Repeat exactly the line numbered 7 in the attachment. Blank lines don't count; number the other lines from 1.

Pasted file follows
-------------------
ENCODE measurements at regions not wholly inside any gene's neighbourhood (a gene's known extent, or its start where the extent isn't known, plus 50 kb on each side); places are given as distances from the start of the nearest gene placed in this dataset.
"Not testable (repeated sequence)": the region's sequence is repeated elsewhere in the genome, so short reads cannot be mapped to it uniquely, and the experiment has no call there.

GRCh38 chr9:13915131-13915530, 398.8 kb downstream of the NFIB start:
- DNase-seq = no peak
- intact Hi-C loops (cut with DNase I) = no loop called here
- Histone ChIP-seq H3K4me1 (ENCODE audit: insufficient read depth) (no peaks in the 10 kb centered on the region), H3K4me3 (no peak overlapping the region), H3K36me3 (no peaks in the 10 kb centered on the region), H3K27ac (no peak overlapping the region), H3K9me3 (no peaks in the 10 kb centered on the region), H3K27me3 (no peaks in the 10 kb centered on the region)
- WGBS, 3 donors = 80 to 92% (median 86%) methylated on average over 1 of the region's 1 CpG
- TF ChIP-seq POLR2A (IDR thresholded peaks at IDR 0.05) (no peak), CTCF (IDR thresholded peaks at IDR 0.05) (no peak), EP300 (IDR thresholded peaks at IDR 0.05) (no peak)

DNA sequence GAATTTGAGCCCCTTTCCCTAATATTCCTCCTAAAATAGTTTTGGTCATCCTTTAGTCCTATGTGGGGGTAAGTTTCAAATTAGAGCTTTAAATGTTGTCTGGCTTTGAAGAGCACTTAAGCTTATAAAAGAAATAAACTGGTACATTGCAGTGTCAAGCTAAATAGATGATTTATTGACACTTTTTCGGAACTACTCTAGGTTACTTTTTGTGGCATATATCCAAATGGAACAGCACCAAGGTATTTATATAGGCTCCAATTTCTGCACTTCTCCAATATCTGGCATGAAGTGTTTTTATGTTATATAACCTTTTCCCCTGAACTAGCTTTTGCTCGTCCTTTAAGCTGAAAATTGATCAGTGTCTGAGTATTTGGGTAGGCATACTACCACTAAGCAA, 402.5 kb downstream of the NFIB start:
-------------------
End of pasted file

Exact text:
- WGBS, 3 donors = 80 to 92% (median 86%) methylated on average over 1 of the region's 1 CpG